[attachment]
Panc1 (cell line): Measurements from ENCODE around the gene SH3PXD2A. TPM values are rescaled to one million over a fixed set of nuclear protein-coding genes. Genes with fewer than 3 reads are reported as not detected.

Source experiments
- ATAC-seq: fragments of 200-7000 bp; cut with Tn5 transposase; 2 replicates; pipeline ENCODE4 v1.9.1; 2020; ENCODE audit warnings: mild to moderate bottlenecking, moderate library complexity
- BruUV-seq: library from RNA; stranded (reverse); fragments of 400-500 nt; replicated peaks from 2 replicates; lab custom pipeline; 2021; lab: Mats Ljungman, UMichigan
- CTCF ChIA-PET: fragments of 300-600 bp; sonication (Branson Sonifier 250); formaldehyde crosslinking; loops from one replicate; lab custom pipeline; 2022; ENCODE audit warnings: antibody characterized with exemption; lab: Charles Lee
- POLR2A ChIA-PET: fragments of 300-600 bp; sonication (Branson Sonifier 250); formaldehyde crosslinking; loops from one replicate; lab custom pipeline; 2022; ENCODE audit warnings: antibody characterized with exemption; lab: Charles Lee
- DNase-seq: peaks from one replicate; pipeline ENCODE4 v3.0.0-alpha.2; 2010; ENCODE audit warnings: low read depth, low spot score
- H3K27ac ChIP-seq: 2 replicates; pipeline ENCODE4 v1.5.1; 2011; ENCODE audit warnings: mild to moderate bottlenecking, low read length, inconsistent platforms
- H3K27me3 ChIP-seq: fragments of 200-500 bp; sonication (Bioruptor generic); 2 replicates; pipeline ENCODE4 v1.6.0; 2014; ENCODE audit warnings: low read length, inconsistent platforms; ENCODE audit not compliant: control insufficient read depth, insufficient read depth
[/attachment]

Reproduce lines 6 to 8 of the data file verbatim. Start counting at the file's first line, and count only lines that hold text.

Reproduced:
- POLR2A ChIA-PET: fragments of 300-600 bp; sonication (Branson Sonifier 250); formaldehyde crosslinking; loops from one replicate; lab custom pipeline; 2022; ENCODE audit warnings: antibody characterized with exemption; lab: Charles Lee
- DNase-seq: peaks from one replicate; pipeline ENCODE4 v3.0.0-alpha.2; 2010; ENCODE audit warnings: low read depth, low spot score
- H3K27ac ChIP-seq: 2 replicates; pipeline ENCODE4 v1.5.1; 2011; ENCODE audit warnings: mild to moderate bottlenecking, low read length, inconsistent platforms